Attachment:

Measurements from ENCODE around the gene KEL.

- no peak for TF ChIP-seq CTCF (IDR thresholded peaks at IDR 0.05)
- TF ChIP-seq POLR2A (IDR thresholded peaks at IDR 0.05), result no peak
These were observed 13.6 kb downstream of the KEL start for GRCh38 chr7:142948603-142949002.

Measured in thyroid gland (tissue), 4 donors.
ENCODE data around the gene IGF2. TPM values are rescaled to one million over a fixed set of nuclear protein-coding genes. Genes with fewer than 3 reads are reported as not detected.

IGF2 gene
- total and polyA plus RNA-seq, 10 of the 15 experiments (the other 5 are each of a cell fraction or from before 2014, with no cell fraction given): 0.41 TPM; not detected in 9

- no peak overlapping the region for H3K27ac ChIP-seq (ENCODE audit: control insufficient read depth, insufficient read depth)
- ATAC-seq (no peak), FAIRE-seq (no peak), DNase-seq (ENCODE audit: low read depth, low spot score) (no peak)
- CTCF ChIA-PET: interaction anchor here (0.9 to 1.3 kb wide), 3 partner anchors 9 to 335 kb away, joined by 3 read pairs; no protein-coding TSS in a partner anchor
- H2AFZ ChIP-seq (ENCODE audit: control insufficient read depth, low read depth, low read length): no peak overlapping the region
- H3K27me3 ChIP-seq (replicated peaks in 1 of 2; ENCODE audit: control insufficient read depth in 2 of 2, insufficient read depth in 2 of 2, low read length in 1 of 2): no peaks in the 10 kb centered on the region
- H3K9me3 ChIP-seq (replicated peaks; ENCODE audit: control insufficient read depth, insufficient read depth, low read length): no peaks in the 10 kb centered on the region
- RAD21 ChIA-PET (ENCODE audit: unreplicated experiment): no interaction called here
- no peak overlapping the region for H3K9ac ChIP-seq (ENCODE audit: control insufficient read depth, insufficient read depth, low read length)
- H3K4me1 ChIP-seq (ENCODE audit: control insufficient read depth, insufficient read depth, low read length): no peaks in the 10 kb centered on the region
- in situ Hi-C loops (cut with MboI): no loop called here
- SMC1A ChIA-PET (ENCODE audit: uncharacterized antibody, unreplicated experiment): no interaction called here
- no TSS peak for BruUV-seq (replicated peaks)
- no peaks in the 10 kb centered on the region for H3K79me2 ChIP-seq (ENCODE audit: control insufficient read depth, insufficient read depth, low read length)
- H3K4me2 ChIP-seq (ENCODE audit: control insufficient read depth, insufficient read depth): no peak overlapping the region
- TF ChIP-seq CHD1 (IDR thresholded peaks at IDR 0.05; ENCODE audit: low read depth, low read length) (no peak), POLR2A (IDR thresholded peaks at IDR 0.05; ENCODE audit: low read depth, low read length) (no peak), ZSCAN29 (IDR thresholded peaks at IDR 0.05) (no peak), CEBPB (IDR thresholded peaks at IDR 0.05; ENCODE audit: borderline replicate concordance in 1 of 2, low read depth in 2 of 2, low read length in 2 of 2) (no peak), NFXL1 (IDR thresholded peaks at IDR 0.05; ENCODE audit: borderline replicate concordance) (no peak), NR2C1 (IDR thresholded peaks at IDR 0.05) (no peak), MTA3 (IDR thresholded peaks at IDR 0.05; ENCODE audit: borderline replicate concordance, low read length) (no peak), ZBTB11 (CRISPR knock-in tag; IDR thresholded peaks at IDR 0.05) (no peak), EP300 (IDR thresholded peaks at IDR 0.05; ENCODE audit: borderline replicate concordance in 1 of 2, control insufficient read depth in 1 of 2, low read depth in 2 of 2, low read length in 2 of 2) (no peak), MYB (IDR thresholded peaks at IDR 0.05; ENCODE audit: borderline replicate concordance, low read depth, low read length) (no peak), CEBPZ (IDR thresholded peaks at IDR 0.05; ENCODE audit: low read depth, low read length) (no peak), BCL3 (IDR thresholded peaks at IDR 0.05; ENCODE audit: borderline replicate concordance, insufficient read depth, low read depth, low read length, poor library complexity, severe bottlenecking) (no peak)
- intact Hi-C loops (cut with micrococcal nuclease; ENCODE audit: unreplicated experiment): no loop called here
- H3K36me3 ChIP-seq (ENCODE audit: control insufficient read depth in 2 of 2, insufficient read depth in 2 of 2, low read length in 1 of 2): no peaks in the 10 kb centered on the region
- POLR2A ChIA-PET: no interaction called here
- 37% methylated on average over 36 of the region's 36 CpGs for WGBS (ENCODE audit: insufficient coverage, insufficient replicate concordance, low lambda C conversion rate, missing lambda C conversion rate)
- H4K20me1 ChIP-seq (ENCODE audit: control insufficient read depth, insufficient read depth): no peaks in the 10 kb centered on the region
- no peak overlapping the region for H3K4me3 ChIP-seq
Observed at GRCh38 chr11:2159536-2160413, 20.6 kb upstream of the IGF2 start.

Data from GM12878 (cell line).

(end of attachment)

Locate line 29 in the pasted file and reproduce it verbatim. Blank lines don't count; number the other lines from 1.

- no peak overlapping the region for H3K4me3 ChIP-seq